Only people who live in accordance to their own ideals, and don’t break the moral code they built for their lives can have self-esteem; if honesty is an essential virtue to a person, while they might become rich if they accept a bribe, their self-esteem will plummet. A person can’t have a good opinion, nor like themselves, if they act against their own principles. Naturally, just as different social groups have different sets of values, so do people.
Our beliefs are mostly based on the environment in which we were raised. In our early years, we absorb and adopt the values that have been taught to us, as this is the path to please the adults we love. Children’s natural need of love and protection is a tool adults use to raise them and pass on their culture’s rules. But, at some point, we all grow up and contest the values we learned; this reevaluation can either be done in typical teenage fashion, insolently and only to be antagonistic, or more maturely, by discovering new points of view, and contrasting them with what we’ve been taught, or putting them to test in the real world. For instance, when people are taught to be uncompromising, they can become too strict and autocratic, which will make enemies and drive friends away, life might teach them flexibility, and that other people have the right and freedom to think as they wish. So, throughout life, our values can change, and when that happens, so should our behavior – we can’t have good self-esteem unless we are true to our principles.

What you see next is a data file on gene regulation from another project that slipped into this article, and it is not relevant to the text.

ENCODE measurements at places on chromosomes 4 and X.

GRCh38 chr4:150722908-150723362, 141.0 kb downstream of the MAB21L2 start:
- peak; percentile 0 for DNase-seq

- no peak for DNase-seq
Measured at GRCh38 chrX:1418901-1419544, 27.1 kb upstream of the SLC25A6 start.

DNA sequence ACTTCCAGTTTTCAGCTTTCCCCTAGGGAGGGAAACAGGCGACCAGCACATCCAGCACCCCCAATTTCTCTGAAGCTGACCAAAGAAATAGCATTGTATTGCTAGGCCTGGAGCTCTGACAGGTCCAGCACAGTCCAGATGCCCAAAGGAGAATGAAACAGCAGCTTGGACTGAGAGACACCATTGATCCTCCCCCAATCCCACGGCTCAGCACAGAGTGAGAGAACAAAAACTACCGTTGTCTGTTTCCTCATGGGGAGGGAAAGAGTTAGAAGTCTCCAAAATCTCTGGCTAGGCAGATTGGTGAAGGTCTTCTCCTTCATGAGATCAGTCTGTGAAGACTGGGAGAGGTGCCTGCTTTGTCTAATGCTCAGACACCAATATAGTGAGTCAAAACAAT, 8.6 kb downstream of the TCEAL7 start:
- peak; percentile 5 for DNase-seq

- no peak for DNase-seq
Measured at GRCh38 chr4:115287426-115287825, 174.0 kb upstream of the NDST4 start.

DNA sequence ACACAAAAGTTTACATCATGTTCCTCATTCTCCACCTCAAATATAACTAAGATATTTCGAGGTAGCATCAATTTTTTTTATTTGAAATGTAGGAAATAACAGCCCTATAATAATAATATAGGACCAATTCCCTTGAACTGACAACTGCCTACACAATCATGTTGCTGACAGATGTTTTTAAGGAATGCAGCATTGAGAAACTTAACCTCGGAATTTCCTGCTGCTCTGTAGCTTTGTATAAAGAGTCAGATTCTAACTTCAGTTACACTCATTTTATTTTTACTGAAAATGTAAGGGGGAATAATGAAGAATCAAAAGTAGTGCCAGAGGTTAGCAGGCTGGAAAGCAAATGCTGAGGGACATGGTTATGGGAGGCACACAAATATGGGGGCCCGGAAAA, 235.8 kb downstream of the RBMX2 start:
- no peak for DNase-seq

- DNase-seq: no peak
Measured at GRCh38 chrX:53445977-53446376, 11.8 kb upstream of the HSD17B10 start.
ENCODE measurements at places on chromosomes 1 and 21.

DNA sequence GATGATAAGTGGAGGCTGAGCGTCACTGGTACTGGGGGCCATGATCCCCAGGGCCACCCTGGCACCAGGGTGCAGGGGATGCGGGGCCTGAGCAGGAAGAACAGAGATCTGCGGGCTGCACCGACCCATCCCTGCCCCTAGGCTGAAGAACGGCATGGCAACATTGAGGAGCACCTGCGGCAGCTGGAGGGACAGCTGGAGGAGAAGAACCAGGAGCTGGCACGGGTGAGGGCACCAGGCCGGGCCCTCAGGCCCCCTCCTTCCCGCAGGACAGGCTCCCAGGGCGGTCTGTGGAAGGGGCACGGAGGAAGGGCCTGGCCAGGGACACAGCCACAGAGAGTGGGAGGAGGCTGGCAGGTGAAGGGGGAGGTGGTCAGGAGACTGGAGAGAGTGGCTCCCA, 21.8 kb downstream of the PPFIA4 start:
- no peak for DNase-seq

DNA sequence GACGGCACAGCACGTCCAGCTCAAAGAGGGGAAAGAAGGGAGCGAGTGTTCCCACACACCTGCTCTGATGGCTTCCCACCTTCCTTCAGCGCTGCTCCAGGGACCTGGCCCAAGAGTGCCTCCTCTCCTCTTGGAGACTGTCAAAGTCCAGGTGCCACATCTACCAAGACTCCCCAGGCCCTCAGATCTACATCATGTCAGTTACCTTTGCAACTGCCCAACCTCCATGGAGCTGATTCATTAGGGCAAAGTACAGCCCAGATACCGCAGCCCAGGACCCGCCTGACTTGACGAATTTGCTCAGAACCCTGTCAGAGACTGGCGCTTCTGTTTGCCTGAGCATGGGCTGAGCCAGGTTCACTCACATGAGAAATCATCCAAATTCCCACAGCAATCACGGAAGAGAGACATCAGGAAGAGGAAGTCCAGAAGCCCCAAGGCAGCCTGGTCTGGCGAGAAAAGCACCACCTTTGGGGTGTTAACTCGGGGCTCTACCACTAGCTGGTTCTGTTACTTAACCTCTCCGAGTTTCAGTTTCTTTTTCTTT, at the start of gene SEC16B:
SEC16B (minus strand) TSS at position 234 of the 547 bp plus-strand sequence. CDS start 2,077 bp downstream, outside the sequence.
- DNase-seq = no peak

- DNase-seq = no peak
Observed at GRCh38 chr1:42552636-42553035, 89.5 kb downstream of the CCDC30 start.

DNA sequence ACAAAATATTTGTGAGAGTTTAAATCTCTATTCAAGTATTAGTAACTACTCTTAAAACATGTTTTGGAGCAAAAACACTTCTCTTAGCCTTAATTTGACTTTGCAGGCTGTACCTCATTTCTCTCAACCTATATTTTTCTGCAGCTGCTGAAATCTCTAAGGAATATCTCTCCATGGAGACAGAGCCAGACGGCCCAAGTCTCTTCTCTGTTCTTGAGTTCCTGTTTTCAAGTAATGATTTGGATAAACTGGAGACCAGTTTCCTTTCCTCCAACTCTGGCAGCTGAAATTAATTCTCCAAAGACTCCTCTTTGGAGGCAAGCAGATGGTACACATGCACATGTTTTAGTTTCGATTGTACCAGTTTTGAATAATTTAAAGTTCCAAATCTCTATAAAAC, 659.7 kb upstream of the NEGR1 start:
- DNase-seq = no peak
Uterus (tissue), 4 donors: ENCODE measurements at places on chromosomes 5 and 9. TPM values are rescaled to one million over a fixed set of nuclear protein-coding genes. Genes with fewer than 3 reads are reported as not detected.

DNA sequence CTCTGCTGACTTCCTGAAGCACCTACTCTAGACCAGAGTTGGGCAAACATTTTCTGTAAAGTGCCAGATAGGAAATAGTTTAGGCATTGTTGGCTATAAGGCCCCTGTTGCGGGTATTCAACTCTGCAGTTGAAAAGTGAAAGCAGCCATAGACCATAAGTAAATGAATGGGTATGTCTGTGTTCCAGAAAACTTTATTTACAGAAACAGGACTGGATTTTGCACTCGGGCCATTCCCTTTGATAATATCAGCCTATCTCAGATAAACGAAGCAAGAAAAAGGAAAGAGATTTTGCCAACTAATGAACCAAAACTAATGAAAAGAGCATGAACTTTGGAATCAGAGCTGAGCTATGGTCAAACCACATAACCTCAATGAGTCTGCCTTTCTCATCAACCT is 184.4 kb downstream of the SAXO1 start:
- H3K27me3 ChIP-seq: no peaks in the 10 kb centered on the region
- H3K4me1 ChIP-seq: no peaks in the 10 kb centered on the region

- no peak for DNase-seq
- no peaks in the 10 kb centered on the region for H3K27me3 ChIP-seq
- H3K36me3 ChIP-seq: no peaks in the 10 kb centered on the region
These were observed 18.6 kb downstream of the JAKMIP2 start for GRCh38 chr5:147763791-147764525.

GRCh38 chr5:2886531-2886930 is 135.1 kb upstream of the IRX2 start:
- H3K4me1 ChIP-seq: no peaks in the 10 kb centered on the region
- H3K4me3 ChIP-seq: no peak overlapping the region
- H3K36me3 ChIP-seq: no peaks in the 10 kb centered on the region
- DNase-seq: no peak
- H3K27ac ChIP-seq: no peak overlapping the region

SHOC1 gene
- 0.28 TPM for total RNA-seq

Leading a productive, ever-evolving life is also a necessary ingredient for self-esteem. If, say, a person likes to cook, they’ll know how good they are based on the feedback of those who taste their food. After all, the response of people we care about is undeniably important to all of us. Compliments will reinforce the cook’s belief that they’re going the right way, and criticism will point out the need to correct course. As time goes by, and experience grows, the cook will know how to assess the quality of their food on their own, and will depend less on other people’s opinions; what they think of themselves becomes more important than other people’s opinions, and their self-esteem will remain solid at a higher level, no matter what.
This positive self-image doesn’t come out of nowhere. Just looking at the mirror every day and telling yourself “I’m a good person, I deserve good things and I love myself” doesn’t work; you can’t fool yourself with fake inspirational speeches. Good self-esteem comes from acting in a way consistent with our values, leading a productive life, and self-improvement. The specific activity we choose is irrelevant and depends on us; but we must do something, interact with our environment and receive positive feedback regarding our progress and ourselves. Disengaged people can’t possibly have good self-esteem – since they are not doing anything to try to figure out their own worth, they are forever in the dark about themselves, and doubt knocks down their opinion of themselves. It’s useless to put on a mask and go about proclaiming self-love; nobody else is buying it!
Tradução: Amanda Morris